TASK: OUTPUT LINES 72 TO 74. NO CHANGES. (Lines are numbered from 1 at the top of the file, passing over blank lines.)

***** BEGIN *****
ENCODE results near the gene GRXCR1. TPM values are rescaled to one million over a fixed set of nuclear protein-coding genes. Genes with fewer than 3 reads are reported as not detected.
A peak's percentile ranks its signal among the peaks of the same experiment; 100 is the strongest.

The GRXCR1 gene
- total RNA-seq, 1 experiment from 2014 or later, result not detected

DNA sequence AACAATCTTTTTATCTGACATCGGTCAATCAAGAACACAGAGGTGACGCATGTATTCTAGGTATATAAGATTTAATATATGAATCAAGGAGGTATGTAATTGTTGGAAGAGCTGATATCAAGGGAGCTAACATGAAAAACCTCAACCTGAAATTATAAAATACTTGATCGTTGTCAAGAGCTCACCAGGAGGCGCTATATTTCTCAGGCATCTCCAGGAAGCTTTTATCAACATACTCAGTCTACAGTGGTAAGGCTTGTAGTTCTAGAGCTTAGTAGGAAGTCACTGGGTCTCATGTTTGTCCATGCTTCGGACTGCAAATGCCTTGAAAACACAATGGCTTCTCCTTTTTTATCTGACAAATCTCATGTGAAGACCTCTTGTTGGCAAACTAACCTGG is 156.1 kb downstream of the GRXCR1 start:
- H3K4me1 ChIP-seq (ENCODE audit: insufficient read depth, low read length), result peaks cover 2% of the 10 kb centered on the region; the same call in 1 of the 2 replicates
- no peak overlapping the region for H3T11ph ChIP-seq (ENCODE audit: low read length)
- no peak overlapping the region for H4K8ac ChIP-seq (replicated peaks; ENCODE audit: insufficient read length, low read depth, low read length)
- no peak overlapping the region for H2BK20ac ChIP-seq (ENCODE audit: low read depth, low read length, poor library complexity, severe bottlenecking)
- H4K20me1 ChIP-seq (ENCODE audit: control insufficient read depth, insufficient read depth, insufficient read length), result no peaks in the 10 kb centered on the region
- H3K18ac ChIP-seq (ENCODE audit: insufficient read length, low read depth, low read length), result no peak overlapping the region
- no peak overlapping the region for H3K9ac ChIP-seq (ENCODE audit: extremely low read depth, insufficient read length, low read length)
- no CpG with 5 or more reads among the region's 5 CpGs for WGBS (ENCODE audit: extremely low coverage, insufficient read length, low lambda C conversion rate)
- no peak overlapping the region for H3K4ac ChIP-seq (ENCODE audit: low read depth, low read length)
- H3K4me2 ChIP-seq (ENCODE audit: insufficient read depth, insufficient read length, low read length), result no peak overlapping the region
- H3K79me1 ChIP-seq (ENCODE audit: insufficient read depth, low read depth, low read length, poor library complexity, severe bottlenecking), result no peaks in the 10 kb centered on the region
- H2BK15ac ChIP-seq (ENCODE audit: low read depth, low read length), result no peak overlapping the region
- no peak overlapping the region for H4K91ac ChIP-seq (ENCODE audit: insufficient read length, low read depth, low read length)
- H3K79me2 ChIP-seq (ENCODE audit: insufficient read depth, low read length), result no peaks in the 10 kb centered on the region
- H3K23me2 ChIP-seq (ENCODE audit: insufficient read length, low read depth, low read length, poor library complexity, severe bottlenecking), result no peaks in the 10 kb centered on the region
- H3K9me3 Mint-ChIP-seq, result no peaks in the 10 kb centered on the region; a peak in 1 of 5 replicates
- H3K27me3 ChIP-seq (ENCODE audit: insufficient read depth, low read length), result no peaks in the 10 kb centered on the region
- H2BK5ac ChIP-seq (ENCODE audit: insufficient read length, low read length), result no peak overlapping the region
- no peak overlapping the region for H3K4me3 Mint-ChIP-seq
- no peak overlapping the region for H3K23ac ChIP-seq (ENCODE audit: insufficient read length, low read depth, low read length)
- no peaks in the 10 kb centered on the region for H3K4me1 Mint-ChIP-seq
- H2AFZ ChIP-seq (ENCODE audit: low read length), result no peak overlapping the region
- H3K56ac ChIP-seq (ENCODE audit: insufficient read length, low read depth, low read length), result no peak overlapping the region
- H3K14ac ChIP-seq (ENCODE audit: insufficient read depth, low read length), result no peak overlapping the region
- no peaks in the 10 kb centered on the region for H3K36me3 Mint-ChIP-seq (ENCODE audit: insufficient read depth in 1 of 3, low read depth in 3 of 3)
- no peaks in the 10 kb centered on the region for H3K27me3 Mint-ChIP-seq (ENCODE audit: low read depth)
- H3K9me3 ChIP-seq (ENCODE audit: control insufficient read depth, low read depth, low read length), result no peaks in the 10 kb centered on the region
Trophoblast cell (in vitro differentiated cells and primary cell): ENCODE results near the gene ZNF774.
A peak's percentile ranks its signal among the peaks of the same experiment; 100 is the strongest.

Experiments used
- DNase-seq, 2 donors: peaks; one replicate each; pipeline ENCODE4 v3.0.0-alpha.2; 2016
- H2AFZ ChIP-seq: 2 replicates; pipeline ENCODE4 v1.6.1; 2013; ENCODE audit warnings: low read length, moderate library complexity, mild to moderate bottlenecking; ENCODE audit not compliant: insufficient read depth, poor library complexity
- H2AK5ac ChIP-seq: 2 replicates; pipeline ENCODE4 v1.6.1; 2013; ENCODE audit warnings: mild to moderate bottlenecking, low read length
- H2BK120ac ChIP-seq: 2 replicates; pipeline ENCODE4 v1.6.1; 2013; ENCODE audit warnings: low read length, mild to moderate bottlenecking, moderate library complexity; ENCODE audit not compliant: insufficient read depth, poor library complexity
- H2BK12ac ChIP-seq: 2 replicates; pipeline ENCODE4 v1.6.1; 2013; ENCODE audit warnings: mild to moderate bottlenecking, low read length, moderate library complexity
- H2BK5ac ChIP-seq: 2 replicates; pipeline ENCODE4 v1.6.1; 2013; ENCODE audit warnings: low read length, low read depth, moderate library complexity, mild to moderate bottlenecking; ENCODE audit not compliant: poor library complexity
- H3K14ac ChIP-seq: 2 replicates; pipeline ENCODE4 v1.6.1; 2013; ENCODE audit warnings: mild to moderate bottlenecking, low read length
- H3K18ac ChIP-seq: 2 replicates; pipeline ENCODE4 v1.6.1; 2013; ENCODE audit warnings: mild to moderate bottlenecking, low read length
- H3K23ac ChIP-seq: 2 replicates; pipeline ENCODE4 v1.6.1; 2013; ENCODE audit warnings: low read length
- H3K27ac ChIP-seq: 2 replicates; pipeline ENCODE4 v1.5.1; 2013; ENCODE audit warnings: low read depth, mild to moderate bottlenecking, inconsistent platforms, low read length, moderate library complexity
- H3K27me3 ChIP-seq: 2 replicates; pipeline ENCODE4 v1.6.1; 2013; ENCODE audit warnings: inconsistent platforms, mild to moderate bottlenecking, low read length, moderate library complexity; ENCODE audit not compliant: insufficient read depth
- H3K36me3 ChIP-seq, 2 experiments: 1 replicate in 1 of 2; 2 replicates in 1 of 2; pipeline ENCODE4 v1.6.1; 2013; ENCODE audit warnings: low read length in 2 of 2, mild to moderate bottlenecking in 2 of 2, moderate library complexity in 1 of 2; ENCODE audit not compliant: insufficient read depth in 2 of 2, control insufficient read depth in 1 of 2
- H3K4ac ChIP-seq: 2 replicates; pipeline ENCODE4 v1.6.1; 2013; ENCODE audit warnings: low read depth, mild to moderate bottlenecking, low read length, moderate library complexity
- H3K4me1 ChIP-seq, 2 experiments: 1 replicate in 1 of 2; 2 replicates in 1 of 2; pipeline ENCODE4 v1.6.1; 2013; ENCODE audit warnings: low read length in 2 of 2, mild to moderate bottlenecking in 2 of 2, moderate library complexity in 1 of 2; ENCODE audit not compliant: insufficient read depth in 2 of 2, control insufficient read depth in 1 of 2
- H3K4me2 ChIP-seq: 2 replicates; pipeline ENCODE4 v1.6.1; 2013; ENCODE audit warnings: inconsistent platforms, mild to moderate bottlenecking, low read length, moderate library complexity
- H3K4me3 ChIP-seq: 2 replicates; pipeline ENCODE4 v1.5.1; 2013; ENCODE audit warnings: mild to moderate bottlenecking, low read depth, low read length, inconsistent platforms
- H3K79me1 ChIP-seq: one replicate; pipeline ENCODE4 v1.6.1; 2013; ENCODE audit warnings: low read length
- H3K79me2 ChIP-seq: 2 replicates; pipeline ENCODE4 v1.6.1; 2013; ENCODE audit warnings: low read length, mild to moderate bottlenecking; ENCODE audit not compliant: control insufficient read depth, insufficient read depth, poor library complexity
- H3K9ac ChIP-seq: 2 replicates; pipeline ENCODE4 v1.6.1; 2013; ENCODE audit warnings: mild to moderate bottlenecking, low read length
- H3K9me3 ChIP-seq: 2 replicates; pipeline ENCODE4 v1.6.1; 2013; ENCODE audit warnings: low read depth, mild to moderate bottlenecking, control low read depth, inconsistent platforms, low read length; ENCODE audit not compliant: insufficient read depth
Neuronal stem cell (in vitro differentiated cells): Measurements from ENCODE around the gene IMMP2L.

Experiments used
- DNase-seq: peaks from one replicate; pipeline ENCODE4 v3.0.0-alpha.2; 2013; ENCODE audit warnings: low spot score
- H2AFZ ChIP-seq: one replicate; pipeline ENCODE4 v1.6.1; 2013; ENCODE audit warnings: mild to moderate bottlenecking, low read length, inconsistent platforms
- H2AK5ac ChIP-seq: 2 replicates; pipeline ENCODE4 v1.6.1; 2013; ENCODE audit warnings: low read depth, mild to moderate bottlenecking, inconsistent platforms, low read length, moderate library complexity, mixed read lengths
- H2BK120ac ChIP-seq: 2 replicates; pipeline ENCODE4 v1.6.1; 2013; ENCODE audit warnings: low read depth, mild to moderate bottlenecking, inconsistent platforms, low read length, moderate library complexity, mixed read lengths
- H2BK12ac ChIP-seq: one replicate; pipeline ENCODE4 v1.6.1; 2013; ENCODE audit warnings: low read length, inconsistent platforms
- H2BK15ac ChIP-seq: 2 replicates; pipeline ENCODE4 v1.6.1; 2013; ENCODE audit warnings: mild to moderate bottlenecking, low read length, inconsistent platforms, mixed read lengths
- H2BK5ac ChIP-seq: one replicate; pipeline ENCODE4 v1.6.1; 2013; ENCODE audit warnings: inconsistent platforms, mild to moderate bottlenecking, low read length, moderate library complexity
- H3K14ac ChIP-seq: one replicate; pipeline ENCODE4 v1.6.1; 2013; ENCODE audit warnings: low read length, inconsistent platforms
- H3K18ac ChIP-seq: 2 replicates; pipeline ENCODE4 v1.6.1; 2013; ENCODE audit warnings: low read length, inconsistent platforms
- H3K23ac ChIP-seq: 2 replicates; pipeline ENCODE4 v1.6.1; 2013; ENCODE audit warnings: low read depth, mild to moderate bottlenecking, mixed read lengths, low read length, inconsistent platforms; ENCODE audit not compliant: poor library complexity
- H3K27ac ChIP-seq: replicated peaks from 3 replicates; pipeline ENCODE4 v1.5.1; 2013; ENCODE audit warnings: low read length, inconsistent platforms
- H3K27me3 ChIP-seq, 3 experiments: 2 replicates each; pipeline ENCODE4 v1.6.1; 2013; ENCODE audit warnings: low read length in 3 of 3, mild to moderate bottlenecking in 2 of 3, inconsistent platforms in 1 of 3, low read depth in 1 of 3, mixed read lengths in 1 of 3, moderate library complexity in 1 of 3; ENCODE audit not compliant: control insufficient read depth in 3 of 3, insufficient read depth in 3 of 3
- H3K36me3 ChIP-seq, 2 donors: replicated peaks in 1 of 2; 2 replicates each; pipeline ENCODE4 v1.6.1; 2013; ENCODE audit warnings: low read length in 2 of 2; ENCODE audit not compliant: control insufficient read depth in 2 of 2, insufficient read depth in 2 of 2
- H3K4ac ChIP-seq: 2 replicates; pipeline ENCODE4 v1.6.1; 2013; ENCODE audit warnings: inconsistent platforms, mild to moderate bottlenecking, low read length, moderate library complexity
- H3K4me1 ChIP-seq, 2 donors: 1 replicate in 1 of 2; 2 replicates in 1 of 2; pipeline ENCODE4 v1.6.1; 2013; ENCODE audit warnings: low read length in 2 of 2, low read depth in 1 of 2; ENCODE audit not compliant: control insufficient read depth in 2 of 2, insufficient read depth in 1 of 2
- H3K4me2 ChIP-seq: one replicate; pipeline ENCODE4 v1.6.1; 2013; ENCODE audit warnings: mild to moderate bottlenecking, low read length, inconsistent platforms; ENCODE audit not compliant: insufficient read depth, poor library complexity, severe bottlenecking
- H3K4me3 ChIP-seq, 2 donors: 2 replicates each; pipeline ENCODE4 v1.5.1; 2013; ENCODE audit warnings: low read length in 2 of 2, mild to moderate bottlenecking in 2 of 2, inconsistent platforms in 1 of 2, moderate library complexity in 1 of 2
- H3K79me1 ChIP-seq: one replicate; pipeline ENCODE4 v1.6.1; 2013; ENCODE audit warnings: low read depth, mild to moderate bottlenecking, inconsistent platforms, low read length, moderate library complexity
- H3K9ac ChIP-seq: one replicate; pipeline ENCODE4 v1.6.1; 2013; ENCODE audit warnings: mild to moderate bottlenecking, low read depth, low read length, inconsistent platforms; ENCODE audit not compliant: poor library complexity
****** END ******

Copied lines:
- H3K4me1 ChIP-seq, 2 donors: 1 replicate in 1 of 2; 2 replicates in 1 of 2; pipeline ENCODE4 v1.6.1; 2013; ENCODE audit warnings: low read length in 2 of 2, low read depth in 1 of 2; ENCODE audit not compliant: control insufficient read depth in 2 of 2, insufficient read depth in 1 of 2
- H3K4me2 ChIP-seq: one replicate; pipeline ENCODE4 v1.6.1; 2013; ENCODE audit warnings: mild to moderate bottlenecking, low read length, inconsistent platforms; ENCODE audit not compliant: insufficient read depth, poor library complexity, severe bottlenecking
- H3K4me3 ChIP-seq, 2 donors: 2 replicates each; pipeline ENCODE4 v1.5.1; 2013; ENCODE audit warnings: low read length in 2 of 2, mild to moderate bottlenecking in 2 of 2, inconsistent platforms in 1 of 2, moderate library complexity in 1 of 2